IT'S after midnight, and I've finished my moonlighting shift in the ER. It's quiet outside, a little too quiet. Where is that white noise when you need it?
After a day that should have been spent in jogging shoes rather than wingtips, it's nice to get home and slow down.
Yet, strangely, I feel like that merry-go-round scene from Alfred Hitchcock's "Strangers on a Train": the one where the bad guy has hopped on the ride at the carnival, and a policeman takes a potshot at him -- and the wayward bullet strikes the ride operator, who slumps over dead against the control lever, the weight of his body pushing it to full tilt and the doomed merry-go-round picks up speed, lots of speed.
Now there's chaos: screaming kids, flailing limbs, two guys fighting under a plastic horse's hooves. Whump, thump, whump!
My day was a lot like that.
Eventually, someone gets to the brake, and the merry-go-round goes from flat-out to a dead stop in a few seconds. Disaster. Plastic horses, bodies and brass poles fly.
Lesson: You can't come to a screeching halt after a day spent at breakneck speed.
Unwind. Breathe. Meditate. Eat. Yes, eat. I like that one the best.
Boy, were there some sick people tonight. I hope I did OK by them. I seem to recall cases of congestive heart failure, a kidney infection and an elderly woman who ran out of her antipsychotic medication. And that's just the tip of the iceberg. There were many more, but by now my mind is so foggy I can't think straight.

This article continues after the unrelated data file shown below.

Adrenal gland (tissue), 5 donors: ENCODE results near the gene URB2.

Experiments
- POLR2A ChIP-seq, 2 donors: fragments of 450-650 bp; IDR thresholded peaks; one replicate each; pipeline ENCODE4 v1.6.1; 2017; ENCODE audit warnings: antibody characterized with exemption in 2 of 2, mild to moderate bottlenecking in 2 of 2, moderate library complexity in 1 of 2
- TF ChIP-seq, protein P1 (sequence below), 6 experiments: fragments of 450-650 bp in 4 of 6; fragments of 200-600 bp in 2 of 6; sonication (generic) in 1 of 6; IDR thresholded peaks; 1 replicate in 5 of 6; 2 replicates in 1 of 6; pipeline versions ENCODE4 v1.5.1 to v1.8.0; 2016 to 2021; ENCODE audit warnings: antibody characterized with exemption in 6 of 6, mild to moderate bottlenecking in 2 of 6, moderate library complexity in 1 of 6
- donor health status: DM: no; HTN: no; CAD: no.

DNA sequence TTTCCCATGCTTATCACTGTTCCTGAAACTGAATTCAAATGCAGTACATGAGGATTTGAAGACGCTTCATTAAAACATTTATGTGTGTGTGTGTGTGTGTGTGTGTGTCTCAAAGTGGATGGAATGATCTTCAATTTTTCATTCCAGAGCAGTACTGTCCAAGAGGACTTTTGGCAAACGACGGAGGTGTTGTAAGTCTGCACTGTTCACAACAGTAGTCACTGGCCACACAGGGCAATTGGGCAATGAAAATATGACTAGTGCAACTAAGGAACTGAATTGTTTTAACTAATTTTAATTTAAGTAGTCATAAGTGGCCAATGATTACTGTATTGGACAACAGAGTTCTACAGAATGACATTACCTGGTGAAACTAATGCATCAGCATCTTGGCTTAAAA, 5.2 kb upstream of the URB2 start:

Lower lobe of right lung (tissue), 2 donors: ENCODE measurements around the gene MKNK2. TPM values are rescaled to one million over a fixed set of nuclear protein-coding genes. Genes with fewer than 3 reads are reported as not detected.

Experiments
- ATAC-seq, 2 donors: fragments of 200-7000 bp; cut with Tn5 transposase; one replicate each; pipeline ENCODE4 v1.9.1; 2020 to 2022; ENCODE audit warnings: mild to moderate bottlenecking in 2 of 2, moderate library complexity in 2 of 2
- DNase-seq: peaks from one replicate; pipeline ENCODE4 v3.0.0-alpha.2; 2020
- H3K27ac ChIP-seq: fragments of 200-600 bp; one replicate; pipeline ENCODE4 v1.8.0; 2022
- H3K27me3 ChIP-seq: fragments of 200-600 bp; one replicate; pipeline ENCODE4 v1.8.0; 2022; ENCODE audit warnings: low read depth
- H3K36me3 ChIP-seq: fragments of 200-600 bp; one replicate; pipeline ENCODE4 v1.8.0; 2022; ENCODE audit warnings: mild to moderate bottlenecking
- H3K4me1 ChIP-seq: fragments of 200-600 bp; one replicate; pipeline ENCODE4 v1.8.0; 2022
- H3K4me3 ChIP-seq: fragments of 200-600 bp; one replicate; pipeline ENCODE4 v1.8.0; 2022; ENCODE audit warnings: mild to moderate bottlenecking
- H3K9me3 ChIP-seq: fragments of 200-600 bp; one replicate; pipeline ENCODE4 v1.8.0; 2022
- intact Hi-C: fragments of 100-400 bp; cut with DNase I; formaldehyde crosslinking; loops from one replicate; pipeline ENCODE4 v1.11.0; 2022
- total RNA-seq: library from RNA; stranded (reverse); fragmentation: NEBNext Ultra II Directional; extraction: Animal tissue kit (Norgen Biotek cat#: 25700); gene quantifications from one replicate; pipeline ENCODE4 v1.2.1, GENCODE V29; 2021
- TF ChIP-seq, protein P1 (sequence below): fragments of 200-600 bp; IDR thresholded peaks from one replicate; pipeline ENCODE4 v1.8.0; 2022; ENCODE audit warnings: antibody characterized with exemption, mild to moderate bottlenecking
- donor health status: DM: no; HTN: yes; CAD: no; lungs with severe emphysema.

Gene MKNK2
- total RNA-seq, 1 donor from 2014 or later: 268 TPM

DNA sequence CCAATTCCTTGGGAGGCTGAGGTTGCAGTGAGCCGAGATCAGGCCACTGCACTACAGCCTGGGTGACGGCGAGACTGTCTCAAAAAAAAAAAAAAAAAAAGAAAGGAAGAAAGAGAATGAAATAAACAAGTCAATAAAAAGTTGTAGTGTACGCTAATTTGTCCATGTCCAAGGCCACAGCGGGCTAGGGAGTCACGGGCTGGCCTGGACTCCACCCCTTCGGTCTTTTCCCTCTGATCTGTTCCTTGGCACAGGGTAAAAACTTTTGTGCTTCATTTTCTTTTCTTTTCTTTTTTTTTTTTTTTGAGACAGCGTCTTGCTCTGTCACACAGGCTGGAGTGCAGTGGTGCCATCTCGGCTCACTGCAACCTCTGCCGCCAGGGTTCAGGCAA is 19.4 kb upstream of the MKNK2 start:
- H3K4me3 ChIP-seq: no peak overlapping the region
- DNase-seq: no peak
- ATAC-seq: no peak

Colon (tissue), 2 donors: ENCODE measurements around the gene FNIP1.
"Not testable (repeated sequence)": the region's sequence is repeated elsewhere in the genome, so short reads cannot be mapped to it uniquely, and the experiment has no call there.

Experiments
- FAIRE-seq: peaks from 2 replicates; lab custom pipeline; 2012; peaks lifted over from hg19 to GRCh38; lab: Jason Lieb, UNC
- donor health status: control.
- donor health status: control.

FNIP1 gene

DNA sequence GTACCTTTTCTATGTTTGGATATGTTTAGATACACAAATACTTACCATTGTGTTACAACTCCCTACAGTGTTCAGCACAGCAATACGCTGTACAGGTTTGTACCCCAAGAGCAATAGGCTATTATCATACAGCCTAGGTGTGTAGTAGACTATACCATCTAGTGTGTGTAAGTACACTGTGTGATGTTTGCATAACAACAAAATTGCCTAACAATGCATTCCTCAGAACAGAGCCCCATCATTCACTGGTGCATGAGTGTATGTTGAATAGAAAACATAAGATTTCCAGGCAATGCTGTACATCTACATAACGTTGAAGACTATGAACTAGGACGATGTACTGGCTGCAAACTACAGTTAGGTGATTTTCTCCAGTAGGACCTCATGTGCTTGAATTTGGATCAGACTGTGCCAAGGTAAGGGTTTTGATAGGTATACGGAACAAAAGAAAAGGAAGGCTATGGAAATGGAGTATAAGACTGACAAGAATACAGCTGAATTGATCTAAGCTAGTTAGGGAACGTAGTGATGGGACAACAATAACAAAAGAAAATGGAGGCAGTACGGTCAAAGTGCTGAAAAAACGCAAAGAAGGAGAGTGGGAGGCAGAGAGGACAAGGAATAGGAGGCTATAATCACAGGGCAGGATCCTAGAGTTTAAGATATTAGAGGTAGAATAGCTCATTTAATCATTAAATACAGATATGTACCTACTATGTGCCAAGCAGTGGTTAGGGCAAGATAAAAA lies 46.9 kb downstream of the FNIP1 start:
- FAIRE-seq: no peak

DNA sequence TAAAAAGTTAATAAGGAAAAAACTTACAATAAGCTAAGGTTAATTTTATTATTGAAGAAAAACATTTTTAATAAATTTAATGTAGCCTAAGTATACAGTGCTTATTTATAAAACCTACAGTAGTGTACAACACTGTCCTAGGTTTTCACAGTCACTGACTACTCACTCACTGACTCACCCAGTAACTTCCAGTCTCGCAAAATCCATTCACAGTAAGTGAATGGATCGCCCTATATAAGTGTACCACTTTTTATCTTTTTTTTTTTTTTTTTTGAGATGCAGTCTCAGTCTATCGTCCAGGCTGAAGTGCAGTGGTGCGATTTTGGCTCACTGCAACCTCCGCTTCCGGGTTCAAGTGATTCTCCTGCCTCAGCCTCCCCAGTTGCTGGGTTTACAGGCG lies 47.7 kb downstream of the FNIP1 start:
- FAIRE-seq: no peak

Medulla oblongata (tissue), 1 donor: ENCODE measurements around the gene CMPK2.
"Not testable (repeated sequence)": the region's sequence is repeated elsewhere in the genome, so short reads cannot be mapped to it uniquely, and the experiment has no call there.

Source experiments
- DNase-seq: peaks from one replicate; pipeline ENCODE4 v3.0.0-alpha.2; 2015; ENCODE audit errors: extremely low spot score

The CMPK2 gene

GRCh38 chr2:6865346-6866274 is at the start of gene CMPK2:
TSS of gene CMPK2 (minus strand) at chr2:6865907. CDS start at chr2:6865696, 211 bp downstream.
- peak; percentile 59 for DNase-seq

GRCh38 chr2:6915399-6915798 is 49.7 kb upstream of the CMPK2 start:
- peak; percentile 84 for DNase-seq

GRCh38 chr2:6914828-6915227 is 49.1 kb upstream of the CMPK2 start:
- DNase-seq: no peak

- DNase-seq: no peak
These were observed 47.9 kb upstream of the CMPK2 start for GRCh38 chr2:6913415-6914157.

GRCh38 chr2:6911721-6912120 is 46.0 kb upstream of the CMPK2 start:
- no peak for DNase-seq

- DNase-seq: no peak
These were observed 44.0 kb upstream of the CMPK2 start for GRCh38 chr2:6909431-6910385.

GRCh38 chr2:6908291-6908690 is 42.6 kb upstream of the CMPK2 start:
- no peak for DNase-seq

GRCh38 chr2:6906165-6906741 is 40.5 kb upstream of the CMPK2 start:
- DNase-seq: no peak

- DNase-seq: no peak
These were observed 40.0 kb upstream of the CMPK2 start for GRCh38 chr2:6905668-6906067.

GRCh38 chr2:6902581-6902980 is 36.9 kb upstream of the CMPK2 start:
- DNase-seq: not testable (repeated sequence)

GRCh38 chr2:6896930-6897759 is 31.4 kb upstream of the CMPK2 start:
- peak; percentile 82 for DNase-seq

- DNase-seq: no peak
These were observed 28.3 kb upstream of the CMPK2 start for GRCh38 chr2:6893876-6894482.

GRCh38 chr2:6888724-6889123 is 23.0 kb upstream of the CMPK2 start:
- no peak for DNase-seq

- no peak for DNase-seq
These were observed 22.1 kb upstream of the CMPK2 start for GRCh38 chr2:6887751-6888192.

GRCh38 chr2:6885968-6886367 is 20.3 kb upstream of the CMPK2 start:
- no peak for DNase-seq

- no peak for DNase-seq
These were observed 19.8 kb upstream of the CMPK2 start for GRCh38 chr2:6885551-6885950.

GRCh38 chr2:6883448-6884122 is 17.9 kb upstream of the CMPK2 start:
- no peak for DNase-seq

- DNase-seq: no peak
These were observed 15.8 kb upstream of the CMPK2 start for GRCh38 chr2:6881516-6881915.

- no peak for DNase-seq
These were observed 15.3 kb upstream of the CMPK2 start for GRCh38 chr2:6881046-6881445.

It feels good to be in a position to help. Yet I'm absolutely, thoroughly, completely exhausted and enervated from a long day that began way too early.
Well then, why am I sitting up writing all this down instead of racing off to bed? Remember the merry-go-round? I am so tired that I'm beyond sleepy: glazed eyes, achy feet, a jillion thoughts in my head, running through the day's patients over and over again. Wondering, always wondering: Did I do OK today? Did I miss anything important? Did I get scammed by the usual-suspect drug-seekers? Did I give the right medicine? I hold my head and wonder when these thoughts will stop.
Over in the corner is the sorriest houseplant I have ever seen. It's a ficus that I bought to make my drab living room a little homier. It was beautiful in the store: bushy, verdant, even sensuous with its intertwined trunks. Now it looks like a stand-in for the tree on "A Charlie Brown Christmas," more twigs than leaves.
Is it a metaphor for my life in medicine? Get a hold of something or someone and try to nurse it along to keep it healthy, or at least slow the dying process? Even after all is said and done, some people die despite my best efforts.
I look at the few remaining leaves on the tree, and I see the faces of today's patients: the boy with the earache, the woman with the yeast infection, the banker with the migraine (geez, I hope it wasn't meningitis), the window washer with the backache and the 6-foot-10-inch monster with a gash in his hand from punching a mirror.
Hold on to your stalks nice and tight, little leaves! Don't let go! I'll take care of you! Which one will be on the floor tomorrow, shriveled, crinkly and brown? None, I hope.
I hope I am a better doctor than gardener.
The merry-go-round slides to a gentle halt. . . . And now, time for bed.
Steve Dudley is a family physician in Seattle.
In Practice allows doctors, nurses and others working in the health/medical field to share stories or points of view about their work -- and the lessons they've learned from it. Submissions should be 750 words or fewer and are subject to editing.
Health and Science Newsletter
The latest health and science updates, breakthroughs, research, and the best in investigative and informative journalism.